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Current job seekers have access to an unprecedented array of programs, platforms, and other online tools designed to make the tedious and time-consuming task of finding employment a little easier. Unfortunately, knowing how and when to use them isn’t always straightforward.

Take LinkedIn’s “Open to Work” feature, for example. Starting in 2020, the platform’s users have been able to add a green frame to their profile photo reading “#OPENTOWORK,” and are given the option of either making it visible to anyone who looks at their profile, or only to recruiters.

In the years since, some big opinions have emerged about what is, at least appearance-wise, a relatively small aspect of a job-seeker’s LinkedIn profile—including from career experts who encourage people to use it, and others who advise against it, claiming it makes people look desperate. Of course, it’s more complicated than always embracing or avoiding the optional profile photo frame. Here are some of the pros and cons of using LinkedIn’s “Open to Work” feature to help you navigate the conflicting advice.

What’s the purpose of LinkedIn’s ‘Open to Work’ feature?

Given that the social media platform’s website describes the company as the “world’s largest professional network on the internet,” it’s easy to see where the “Open to Work” feature (shown below on a sample profile) fits in. If users want to utilize their professional connections to find work, the green banner lets them—as well as any recruiters who happen to come across your profile—know you’re looking for something new. Plus, having the option of limiting the banner’s visibility to recruiters allows people to jumpstart their job search before making it public.

Mock-up LinkedIn profile shown on phone screen

Credit: Courtesy of LinkedIn

Why is the ‘Open to Work’ feature controversial?

The debate over whether or not to use the “Open to Work” banner has been around as long as the feature itself. The general gist is that while some career advisors and recruiters see this profile addition as beneficial—or at least as something that shouldn’t hurt job seekers—for the reasons outlined above, other recruiters have indicated that the banners can do more harm than good, based on their own assumption that anyone publicly advertising their job search must not be top-tier talent.

A few years of hot takes later, the “Open to Work” feature wasn’t necessarily top-of-mind for recruiters or job seekers; that is, until October 2023, when Nolan Church, a former Google recruiter and current CEO of Continuum, weighed in. In an interview with CNBC, Church calls the “Open to Work” banner “the biggest red flag on LinkedIn,” noting that it can feel “like desperation” to a hiring manager, and reigniting the debate over the use of this job search tool.

How many people use the ‘Open to Work’ feature?

When I contacted a rep for LinkedIn about the ongoing controversy surrounding the “Open to Work” feature, the company opted not to comment on the criticism directly, but did respond to some of my questions about its use. According to Suzi Owens, senior director of product communications for LinkedIn, approximately 33 million LinkedIn users—out of the more than one billion members worldwide—are actively using the “Open to Work” feature publicly right now.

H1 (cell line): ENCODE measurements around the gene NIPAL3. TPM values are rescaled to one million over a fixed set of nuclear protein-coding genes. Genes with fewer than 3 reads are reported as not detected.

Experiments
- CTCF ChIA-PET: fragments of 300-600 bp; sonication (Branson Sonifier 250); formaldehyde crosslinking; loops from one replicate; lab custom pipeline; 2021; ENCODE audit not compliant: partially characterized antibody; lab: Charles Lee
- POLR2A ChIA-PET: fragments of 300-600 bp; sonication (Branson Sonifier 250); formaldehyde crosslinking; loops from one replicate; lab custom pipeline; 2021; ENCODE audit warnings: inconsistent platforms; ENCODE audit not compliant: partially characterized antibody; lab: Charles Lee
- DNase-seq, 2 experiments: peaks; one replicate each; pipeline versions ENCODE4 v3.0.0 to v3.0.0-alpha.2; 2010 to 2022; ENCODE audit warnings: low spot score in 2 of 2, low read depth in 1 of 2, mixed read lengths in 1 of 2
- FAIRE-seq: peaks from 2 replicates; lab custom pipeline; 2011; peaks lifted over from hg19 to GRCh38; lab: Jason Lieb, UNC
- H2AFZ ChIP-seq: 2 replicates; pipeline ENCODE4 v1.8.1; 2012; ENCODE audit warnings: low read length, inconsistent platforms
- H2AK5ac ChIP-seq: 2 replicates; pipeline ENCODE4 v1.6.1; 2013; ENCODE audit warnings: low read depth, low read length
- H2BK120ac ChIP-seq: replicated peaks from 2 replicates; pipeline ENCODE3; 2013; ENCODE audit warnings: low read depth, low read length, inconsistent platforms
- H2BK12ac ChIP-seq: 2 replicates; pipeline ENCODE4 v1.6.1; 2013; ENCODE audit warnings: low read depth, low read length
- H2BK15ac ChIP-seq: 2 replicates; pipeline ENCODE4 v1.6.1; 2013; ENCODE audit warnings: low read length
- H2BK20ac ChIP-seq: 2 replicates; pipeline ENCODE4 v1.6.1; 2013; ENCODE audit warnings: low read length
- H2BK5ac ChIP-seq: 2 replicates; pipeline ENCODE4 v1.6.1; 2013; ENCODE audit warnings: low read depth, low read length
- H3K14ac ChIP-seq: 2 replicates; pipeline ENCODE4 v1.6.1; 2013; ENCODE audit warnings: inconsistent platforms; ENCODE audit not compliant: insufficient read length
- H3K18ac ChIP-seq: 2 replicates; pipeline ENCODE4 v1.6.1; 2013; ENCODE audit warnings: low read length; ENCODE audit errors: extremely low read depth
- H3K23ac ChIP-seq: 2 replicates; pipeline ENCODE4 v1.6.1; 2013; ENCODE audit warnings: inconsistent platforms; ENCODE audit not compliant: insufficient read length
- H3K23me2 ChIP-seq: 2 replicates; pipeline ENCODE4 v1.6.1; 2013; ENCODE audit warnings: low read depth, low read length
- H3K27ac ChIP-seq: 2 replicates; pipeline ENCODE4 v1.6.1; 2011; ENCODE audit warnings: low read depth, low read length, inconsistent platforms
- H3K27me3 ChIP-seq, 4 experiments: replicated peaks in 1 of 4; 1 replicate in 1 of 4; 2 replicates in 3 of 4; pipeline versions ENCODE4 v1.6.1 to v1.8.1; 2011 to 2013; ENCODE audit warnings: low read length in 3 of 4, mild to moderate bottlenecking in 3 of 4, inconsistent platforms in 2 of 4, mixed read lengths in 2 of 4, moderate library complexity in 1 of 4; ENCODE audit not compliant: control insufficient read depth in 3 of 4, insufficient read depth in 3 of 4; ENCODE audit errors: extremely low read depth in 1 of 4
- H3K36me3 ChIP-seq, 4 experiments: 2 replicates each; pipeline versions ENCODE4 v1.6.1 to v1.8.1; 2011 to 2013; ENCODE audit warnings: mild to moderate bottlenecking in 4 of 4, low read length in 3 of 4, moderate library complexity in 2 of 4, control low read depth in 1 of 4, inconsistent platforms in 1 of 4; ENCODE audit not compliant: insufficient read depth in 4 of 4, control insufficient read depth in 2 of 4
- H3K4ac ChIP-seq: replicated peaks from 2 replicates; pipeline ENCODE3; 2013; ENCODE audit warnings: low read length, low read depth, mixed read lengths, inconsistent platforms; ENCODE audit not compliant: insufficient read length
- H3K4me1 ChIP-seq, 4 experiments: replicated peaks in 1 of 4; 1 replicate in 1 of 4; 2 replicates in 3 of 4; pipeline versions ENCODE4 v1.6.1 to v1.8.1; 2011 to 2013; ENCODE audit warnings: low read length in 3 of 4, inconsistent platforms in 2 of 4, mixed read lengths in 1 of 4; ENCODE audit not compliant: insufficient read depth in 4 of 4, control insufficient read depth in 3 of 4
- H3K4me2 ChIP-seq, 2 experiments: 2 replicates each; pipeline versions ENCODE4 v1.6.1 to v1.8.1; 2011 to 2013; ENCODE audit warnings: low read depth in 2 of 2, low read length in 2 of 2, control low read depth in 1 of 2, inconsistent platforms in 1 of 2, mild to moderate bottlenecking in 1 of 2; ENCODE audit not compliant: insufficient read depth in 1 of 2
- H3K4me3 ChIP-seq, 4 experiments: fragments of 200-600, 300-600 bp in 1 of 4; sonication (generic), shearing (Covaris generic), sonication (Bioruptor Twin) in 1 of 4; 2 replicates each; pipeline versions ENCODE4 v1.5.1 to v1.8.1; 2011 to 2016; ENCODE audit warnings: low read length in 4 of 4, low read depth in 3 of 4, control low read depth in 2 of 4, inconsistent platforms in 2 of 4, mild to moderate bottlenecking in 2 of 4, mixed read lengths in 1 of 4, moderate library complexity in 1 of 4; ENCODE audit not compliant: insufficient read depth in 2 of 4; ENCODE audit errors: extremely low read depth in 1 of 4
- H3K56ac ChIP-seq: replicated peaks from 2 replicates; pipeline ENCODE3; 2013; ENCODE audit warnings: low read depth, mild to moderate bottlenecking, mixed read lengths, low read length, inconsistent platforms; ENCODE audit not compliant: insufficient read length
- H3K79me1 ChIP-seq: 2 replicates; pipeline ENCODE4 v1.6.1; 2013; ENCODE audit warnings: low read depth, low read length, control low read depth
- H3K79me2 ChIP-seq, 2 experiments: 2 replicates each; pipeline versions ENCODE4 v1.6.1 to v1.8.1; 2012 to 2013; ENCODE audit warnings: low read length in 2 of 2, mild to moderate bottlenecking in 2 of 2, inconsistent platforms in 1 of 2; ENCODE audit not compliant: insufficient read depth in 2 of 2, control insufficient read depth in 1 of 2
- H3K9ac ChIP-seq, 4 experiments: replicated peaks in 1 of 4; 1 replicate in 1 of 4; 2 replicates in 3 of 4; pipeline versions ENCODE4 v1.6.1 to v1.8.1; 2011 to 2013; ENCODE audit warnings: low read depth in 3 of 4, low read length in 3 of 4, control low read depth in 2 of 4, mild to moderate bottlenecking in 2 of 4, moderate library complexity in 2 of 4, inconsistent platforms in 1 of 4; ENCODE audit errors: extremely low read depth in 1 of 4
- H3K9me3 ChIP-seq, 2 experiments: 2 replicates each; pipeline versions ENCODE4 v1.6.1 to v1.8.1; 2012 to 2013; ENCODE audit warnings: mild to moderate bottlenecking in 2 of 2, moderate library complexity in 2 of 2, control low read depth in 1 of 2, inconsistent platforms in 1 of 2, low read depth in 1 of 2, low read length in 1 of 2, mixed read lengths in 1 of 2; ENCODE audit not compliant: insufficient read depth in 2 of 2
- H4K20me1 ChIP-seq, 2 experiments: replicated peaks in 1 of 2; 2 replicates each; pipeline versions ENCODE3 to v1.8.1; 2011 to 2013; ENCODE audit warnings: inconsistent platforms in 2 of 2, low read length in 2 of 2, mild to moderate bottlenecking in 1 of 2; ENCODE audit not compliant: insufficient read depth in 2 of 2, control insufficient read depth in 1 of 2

With so many variables involved, it’s difficult to measure the extent to which adding the profile photo frame has helped or harmed people looking for jobs, though LinkedIn data suggests that it can lead to an increase in messages. “Members using the #OpenToWork photo frame publicly are, on average, 40 percent more likely to receive InMails from recruiters, and 20 percent more likely to receive messages from the LinkedIn community,” Owens said in an emailed statement. 

But what do actual recruiters, hiring managers, and career experts think about announcing that you’re #OpenToWork?

Is using LinkedIn’s ‘Open to Work’ feature helpful or harmful?

Because one-size-fit-all career advice doesn’t really exist, it’s up to you to determine whether to label yourself as being “Open to Work.” But to make that decision easier, here are some of the potential pros and cons to consider before adding the banner to your profile photo.

The pros

First, let’s talk about how using this tool could benefit your job search:

  • It shows you’re serious. When Scott Lieberman, the founder of Touchdown Money, sees the “Open to Work” banner on someone’s LinkedIn profile photo, he knows that person is serious about finding a new position. “They’re not casually browsing the job market or simply keeping their interviewing skills fresh,” says Lieberman, who has more than a decade of experience on HR hiring committees. Rob Hourie, a staffing specialist at Elwood Roberts, agrees. “So many people will waste your time trying to get an offer, only to use it with their current employer to get more money,” he says. “The badge says ‘I am moving.’”